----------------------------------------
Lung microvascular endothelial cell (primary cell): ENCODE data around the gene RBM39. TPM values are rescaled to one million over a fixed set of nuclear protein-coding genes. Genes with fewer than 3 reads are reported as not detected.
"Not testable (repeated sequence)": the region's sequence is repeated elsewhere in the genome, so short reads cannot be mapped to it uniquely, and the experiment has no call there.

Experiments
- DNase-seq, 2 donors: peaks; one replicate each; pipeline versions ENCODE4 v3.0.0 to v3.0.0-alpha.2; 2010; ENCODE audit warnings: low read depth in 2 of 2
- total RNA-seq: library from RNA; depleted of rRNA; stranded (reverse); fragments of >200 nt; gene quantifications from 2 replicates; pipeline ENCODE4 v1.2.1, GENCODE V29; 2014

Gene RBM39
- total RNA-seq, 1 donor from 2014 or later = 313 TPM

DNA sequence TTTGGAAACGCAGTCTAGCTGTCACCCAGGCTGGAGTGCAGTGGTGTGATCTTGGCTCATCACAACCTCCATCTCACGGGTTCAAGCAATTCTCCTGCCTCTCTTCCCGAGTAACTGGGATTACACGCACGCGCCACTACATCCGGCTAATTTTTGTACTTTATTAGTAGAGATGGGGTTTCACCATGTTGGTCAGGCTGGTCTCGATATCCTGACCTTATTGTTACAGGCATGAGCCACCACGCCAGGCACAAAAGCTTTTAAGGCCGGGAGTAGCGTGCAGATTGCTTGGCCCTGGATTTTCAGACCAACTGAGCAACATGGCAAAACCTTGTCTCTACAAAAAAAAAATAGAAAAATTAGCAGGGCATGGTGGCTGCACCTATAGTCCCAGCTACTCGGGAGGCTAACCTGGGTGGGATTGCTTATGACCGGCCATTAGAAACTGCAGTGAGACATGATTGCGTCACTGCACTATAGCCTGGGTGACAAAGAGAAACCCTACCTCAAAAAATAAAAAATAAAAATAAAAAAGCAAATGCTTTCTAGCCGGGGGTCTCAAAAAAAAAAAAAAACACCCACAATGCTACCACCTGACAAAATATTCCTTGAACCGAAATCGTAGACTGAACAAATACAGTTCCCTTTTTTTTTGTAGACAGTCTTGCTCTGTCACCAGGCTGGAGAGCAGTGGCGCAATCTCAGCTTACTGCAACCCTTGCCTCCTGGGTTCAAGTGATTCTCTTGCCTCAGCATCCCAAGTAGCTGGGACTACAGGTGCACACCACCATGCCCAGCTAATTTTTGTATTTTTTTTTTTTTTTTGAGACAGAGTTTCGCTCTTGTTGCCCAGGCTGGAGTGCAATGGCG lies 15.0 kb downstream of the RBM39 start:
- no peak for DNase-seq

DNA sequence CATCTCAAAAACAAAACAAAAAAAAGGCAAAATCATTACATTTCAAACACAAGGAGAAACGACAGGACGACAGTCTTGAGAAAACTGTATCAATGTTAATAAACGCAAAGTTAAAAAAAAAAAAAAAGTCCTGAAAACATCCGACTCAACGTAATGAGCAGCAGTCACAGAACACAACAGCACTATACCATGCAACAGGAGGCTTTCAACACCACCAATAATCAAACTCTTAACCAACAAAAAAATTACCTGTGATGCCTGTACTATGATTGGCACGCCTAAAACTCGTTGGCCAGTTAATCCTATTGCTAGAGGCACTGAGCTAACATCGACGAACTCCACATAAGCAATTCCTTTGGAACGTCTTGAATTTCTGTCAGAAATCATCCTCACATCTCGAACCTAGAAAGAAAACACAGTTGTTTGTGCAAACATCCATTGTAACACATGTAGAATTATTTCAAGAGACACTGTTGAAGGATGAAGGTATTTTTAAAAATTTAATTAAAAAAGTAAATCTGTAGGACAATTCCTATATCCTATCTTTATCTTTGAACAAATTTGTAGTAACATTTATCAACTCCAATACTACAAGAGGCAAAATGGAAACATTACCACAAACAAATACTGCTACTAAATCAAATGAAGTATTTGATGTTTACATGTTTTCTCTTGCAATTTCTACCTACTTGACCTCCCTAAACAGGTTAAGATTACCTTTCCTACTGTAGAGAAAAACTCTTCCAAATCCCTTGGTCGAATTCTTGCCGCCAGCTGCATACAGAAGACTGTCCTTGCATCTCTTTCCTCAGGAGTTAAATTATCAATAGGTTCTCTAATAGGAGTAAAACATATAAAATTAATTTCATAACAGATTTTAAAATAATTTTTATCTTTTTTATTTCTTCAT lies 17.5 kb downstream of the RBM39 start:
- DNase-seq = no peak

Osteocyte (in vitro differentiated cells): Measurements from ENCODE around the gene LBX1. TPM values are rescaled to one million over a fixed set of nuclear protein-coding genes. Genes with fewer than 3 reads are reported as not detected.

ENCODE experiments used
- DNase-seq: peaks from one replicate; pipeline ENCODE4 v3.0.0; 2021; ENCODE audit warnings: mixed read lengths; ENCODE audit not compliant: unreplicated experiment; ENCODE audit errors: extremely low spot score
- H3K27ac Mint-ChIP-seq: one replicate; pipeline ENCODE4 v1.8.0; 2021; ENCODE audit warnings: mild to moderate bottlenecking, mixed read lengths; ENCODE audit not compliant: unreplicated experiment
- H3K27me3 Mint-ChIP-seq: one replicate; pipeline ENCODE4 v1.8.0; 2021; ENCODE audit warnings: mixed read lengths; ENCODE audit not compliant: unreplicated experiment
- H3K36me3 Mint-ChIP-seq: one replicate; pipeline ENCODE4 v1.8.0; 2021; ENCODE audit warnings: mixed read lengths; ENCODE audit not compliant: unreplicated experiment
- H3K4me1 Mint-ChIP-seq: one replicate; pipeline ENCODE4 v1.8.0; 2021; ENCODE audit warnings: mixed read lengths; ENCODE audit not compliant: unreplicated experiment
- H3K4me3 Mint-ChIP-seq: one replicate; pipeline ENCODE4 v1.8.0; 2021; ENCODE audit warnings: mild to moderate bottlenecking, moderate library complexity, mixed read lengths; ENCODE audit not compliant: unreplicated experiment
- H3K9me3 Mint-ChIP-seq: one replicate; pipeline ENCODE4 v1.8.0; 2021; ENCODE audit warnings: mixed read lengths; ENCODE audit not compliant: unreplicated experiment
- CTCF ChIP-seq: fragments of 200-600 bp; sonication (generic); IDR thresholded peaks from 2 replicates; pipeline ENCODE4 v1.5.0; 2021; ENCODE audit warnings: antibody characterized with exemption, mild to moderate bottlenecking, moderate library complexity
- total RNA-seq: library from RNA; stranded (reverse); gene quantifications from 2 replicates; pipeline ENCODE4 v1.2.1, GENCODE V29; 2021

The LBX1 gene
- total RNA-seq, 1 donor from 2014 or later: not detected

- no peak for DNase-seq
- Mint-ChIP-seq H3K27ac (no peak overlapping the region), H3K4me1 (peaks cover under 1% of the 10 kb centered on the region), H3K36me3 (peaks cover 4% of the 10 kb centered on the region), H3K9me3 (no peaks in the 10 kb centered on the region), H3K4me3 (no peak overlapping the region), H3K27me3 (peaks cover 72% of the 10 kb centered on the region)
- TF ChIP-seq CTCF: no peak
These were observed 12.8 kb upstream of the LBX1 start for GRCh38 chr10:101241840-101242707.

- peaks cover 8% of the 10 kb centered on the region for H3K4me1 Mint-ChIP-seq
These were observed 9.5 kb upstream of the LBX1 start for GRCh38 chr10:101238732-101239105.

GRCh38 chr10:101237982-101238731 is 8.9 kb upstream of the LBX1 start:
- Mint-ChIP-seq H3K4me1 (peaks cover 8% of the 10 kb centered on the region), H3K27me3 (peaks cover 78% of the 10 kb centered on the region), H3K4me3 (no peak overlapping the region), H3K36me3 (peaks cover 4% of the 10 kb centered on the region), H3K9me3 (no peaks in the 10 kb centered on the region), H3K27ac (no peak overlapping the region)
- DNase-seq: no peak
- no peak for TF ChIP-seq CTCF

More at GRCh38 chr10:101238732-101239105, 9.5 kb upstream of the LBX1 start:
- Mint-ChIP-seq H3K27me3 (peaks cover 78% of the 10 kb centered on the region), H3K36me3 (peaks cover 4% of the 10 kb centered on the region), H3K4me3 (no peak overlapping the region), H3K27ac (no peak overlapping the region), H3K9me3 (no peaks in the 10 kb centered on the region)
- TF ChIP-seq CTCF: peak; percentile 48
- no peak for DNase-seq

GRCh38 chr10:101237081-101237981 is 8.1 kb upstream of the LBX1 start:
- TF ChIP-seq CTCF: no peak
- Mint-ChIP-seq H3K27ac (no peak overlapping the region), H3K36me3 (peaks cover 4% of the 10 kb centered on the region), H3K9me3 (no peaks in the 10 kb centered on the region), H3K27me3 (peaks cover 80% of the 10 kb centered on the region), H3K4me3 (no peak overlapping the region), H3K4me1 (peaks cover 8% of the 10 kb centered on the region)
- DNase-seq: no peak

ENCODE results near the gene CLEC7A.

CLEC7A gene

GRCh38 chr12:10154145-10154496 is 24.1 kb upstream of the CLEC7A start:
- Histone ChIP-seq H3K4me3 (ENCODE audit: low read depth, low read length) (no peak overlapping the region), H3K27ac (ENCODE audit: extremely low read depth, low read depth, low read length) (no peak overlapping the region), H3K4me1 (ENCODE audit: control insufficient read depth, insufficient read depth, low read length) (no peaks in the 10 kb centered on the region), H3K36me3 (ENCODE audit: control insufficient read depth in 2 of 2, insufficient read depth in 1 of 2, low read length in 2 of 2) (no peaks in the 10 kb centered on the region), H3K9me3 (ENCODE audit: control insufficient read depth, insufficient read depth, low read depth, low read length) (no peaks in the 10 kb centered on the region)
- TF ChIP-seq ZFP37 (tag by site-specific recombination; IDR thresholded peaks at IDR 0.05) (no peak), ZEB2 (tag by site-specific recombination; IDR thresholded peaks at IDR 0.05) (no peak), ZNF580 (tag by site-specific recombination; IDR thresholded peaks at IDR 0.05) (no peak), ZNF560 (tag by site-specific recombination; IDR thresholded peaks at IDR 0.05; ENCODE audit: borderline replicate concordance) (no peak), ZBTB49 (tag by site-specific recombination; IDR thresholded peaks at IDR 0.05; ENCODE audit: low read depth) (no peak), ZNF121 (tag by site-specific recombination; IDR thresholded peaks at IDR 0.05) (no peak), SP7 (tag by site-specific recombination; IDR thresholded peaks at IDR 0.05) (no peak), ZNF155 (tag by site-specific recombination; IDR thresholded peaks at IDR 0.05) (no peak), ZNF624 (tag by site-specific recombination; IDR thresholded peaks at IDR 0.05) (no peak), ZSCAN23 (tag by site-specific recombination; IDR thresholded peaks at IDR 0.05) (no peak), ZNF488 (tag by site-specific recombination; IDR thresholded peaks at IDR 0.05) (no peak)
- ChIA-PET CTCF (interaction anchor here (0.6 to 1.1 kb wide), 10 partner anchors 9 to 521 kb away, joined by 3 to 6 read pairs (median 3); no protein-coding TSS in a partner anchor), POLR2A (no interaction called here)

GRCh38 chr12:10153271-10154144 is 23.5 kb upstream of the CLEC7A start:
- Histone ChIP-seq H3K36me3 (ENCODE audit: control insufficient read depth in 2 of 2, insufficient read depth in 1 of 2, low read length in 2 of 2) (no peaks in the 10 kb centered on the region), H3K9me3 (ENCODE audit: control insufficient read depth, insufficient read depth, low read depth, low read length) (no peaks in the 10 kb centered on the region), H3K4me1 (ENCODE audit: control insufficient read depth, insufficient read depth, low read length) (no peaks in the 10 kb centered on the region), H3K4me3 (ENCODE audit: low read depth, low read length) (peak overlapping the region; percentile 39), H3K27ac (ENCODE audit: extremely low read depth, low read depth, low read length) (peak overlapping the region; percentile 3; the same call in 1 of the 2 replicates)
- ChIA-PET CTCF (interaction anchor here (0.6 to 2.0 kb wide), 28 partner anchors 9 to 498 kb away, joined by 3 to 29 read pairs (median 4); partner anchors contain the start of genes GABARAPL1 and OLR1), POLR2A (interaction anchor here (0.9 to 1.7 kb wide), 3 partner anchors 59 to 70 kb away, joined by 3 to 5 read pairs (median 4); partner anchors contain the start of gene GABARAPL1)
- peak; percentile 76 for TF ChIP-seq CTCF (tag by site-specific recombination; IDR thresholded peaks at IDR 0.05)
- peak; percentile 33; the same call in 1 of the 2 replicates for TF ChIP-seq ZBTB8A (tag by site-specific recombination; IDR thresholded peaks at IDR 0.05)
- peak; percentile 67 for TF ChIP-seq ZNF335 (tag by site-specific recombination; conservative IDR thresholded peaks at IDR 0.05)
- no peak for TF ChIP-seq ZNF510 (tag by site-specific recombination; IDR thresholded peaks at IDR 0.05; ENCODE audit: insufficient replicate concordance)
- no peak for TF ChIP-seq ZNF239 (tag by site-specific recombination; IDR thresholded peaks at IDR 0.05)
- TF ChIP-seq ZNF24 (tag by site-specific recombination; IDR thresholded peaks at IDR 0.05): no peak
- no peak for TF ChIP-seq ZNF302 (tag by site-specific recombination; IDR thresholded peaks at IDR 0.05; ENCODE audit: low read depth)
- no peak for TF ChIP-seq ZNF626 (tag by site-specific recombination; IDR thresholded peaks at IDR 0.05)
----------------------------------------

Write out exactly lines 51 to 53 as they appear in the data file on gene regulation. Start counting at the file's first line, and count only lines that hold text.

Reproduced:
- ChIA-PET CTCF (interaction anchor here (0.6 to 2.0 kb wide), 28 partner anchors 9 to 498 kb away, joined by 3 to 29 read pairs (median 4); partner anchors contain the start of genes GABARAPL1 and OLR1), POLR2A (interaction anchor here (0.9 to 1.7 kb wide), 3 partner anchors 59 to 70 kb away, joined by 3 to 5 read pairs (median 4); partner anchors contain the start of gene GABARAPL1)
- peak; percentile 76 for TF ChIP-seq CTCF (tag by site-specific recombination; IDR thresholded peaks at IDR 0.05)
- peak; percentile 33; the same call in 1 of the 2 replicates for TF ChIP-seq ZBTB8A (tag by site-specific recombination; IDR thresholded peaks at IDR 0.05)